A giant flashlight shines through the black sky and dirty clouds. It was like a beacon of hope to those of us way down here, twiddling our thumbs, waiting for the world to listen to our pleas.
The flood is rising. Those of us still left alive might not be far away from death now. The trees stretching above us might be higher ground enough. But the pressure of the waters might also be enough to knock them off their roots.
I don’t want to be there when all those trees are there to help me drown. But I know I’m not the only one.
From Madison Woods‘ blog.
Inspiration has struck twice! Here’s my second piece:
Cars whizzed by in the city as the eclipse began. People pass in the streets, in coffee shops, museums, workplaces, back and forth as though it were just a normal day.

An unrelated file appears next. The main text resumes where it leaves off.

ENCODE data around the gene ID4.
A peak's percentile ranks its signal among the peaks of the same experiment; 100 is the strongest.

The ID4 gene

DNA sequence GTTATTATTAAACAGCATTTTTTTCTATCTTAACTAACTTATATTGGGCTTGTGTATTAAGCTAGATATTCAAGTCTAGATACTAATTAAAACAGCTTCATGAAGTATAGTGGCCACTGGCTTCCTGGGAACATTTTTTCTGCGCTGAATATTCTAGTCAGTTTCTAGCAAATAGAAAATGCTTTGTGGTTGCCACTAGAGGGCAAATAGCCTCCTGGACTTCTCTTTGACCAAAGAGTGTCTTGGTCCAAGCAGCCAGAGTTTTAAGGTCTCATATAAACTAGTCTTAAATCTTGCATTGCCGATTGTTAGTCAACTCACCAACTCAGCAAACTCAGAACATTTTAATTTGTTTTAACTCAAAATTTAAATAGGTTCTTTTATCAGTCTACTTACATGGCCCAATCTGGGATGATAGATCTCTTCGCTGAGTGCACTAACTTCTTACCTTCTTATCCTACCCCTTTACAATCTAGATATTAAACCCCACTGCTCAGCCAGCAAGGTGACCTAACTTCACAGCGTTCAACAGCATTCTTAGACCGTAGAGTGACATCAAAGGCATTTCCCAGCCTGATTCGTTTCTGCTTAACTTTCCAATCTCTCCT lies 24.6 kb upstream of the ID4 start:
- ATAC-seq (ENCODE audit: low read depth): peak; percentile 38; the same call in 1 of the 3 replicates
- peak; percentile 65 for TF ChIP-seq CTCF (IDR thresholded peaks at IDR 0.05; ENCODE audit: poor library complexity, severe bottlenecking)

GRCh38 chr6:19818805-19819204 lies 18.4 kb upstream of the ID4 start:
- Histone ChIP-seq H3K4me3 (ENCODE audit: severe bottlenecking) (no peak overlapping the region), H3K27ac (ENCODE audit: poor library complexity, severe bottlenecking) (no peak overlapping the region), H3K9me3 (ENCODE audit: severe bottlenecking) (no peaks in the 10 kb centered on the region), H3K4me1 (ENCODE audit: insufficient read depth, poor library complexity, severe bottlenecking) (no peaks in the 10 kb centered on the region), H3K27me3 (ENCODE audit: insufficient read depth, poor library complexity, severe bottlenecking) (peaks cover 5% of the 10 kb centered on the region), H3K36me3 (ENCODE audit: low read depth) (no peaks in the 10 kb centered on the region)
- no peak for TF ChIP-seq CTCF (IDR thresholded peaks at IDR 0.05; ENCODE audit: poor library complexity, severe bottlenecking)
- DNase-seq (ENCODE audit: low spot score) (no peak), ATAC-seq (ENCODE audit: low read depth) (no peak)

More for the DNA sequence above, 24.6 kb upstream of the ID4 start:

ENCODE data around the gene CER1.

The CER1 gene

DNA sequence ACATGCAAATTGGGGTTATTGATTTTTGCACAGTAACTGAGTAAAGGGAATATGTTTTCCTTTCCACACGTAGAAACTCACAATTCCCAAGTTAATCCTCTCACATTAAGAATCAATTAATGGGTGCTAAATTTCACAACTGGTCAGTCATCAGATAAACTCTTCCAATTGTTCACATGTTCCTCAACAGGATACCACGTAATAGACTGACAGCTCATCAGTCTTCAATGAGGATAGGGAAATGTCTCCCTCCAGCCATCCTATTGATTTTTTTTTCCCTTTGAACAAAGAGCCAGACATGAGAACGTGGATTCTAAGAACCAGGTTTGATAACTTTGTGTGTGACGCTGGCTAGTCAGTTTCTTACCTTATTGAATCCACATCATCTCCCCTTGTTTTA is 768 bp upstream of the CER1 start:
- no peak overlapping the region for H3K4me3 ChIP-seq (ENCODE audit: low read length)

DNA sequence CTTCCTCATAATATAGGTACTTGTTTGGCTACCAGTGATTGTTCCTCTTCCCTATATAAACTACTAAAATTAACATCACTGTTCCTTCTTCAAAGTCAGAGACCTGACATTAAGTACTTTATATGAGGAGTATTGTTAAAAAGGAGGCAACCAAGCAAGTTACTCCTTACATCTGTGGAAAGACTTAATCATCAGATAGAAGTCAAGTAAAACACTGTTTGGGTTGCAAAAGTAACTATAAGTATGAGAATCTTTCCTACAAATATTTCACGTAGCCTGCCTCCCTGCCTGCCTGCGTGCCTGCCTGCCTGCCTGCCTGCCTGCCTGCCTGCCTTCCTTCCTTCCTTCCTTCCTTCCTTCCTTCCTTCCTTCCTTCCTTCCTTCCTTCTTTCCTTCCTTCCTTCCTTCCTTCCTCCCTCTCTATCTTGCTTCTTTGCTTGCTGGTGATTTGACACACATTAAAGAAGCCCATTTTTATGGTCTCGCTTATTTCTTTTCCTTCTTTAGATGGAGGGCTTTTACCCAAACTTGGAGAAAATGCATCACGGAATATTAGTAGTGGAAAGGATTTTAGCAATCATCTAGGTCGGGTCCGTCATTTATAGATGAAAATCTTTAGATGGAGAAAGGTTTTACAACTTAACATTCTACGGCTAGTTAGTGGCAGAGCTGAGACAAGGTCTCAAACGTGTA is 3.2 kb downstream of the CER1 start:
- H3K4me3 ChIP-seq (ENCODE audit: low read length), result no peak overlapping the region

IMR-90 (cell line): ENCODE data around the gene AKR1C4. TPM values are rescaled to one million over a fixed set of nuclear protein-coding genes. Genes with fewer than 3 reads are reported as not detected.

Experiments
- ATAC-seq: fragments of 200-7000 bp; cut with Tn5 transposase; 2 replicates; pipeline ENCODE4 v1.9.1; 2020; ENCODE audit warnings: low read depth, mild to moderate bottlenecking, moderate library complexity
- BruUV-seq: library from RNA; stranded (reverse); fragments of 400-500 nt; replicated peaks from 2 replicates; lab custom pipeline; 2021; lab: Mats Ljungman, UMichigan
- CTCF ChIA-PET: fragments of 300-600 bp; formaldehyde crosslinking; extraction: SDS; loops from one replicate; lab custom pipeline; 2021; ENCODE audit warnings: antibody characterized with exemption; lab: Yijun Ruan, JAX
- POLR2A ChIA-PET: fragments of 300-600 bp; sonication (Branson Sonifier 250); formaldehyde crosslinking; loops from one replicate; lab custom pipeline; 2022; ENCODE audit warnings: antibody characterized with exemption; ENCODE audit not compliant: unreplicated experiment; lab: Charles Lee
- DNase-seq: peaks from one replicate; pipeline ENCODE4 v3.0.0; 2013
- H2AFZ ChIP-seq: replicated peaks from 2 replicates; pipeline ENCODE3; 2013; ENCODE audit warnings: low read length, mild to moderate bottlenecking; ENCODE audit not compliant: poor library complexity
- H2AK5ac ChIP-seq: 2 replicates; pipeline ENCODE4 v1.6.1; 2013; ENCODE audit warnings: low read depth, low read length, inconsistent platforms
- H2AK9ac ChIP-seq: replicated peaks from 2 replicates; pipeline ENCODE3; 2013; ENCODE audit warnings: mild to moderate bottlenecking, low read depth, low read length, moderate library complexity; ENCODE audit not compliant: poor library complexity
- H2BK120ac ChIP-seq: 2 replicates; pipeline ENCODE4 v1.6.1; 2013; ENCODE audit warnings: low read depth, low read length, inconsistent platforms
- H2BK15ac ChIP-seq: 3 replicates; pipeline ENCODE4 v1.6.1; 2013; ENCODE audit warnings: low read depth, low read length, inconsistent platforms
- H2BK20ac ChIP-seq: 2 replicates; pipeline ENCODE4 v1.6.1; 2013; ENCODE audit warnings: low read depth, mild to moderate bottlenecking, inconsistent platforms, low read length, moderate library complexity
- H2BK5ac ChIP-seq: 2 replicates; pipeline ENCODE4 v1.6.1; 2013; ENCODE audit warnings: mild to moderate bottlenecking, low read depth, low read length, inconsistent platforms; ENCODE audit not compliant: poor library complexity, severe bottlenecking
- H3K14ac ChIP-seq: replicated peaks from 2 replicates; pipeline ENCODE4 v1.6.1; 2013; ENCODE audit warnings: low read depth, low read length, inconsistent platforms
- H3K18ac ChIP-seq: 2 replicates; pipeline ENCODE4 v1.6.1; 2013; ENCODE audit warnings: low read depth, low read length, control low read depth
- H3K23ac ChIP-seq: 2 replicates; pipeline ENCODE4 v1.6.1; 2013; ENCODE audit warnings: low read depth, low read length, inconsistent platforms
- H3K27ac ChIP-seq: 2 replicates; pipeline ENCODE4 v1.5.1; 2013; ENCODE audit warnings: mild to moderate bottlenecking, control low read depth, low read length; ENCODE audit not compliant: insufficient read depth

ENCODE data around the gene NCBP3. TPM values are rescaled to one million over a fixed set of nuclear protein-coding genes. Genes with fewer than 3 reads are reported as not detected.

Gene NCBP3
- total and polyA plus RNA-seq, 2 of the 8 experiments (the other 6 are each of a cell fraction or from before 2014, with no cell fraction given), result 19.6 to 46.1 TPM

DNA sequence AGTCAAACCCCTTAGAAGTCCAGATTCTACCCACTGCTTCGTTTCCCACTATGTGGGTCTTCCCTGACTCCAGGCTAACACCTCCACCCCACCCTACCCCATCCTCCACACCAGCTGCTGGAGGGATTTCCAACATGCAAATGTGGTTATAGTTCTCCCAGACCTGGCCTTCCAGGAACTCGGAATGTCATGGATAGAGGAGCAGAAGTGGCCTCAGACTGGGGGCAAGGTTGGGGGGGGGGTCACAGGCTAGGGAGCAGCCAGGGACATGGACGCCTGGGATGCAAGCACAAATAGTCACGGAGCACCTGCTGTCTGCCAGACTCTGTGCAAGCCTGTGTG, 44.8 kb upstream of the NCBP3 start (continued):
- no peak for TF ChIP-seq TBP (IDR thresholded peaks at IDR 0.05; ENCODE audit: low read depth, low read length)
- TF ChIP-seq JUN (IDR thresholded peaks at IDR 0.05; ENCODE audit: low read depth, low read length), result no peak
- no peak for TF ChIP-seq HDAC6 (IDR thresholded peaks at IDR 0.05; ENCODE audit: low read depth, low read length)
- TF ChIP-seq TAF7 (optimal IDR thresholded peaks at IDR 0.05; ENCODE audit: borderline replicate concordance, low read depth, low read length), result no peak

Gone in centuries are the days when humans would gather together in numbers just to watch a solar eclipse with their protective equipment.
Now there is nothing to look at; without the moon completely blotting out the sun, it’s just as though the clouds have passed over, with no majesty in it at all. The moon has just grown too distant, interest has gone stale.
Now the only ones who look are the children, pointing upwards in curiosity before their parents pull them along disapprovingly.